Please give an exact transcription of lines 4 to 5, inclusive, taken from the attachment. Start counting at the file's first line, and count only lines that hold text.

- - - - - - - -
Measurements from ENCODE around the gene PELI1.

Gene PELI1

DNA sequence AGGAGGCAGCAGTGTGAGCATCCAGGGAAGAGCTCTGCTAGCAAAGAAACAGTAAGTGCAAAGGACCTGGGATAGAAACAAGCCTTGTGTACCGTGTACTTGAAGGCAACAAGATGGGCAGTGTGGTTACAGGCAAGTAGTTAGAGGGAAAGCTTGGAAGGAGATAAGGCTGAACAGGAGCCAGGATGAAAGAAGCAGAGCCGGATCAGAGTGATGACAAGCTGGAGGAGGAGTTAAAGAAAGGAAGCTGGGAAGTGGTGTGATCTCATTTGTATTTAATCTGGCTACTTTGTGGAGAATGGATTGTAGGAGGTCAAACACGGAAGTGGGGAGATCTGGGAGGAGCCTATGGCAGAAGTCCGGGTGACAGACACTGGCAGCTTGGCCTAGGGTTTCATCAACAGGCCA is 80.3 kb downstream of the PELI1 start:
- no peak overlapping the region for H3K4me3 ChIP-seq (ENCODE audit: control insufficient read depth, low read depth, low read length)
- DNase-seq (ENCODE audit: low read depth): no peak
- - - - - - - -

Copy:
- no peak overlapping the region for H3K4me3 ChIP-seq (ENCODE audit: control insufficient read depth, low read depth, low read length)
- DNase-seq (ENCODE audit: low read depth): no peak